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Betsu is a Japanese word that can mean:
  1. "Separate." Kokubetsu, for instance, means "separated by country" (that is, if you took a group of people or things and separated them into groups by country of origin).
  2. "Special," "especially." In this sense, betsu is like a shortened version of tokubetsu, the usual dictionary gloss for "special." (You can also isolate toku in a similar way.) To make betsu into the adverb "especially," you append a ni. Betsu ni nai, often contracted to betsu ni, means "nothing in particular."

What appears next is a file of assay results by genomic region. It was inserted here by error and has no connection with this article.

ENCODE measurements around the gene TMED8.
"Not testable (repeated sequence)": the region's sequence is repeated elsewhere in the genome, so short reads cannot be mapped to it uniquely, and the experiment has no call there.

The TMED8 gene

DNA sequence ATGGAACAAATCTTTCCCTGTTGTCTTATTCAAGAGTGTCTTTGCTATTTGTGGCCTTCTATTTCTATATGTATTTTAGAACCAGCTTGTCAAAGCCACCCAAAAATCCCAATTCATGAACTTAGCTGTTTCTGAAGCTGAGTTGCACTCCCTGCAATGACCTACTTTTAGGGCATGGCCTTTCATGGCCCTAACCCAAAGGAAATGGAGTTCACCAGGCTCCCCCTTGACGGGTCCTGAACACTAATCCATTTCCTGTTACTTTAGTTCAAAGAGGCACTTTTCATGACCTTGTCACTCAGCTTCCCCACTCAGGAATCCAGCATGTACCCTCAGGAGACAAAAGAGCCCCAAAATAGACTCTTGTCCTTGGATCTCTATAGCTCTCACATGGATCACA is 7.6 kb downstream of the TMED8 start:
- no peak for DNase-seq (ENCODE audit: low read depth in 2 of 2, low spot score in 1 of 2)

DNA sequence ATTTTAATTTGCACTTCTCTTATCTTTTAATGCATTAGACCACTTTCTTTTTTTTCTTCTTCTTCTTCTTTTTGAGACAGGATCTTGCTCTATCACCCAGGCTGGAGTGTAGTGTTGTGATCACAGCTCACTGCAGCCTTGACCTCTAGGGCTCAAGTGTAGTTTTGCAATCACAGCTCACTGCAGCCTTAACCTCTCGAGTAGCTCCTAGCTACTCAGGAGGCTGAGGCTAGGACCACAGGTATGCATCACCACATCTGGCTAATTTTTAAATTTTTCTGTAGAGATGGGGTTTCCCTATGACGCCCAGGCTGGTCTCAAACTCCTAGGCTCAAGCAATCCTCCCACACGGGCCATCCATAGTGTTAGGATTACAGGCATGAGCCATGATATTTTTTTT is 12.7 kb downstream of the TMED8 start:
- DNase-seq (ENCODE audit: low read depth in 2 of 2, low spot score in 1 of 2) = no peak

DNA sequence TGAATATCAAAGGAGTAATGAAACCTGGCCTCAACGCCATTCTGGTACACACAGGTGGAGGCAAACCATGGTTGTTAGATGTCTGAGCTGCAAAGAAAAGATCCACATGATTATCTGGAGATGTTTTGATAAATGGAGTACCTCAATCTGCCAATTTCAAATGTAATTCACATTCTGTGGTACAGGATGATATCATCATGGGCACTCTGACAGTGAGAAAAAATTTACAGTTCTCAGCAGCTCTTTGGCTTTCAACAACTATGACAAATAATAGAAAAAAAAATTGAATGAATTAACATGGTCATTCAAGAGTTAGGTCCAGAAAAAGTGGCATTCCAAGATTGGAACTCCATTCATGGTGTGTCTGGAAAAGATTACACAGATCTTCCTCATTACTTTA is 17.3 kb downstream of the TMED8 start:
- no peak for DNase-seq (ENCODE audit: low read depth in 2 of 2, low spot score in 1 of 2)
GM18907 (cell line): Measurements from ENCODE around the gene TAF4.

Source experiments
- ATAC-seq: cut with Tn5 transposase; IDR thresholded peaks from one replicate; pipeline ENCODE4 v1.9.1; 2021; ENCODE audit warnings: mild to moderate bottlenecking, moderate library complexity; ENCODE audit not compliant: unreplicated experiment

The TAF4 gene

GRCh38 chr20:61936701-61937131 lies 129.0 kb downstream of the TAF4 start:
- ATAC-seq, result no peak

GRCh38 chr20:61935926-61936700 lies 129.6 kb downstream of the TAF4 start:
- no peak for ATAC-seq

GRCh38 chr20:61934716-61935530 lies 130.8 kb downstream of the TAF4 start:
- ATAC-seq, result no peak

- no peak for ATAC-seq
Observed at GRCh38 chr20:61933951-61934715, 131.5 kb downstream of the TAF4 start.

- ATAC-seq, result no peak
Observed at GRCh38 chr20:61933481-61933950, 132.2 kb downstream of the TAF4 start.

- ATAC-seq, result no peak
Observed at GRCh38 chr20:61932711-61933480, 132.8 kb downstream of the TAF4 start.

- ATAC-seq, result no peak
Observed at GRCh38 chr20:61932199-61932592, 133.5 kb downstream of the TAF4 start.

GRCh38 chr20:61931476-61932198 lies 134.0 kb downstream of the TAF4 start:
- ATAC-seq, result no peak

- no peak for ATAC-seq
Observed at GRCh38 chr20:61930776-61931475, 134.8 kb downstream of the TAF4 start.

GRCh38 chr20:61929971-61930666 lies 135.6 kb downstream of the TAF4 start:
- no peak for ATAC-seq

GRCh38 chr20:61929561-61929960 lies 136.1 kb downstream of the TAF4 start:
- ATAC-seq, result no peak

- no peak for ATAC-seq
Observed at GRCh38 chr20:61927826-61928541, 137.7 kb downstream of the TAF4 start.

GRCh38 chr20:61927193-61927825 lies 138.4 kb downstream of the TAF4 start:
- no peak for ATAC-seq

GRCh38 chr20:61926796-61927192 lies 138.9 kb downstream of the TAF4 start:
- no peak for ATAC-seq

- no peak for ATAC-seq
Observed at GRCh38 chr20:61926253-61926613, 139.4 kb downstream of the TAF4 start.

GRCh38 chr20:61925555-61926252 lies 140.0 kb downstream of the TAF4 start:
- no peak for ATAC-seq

3. "Another." This meaning comes from adding a no to the end. Betsu no sekicho would be "another sekicho," whereas betsu ni sekicho would be "especially sekicho." It's a lot less confusing in hiragana, trust me.
  4. "Other than." This meaning is formed by stating the differentiated thing as the topic of the sentence (using a wa particle), appending a betsu ni shite to it, and then finishing the thought. Everything2 wa betsu ni shite, intaanetto wa tsumaranai tokoro da would mean "Everything2 aside, the internet is a boring place."

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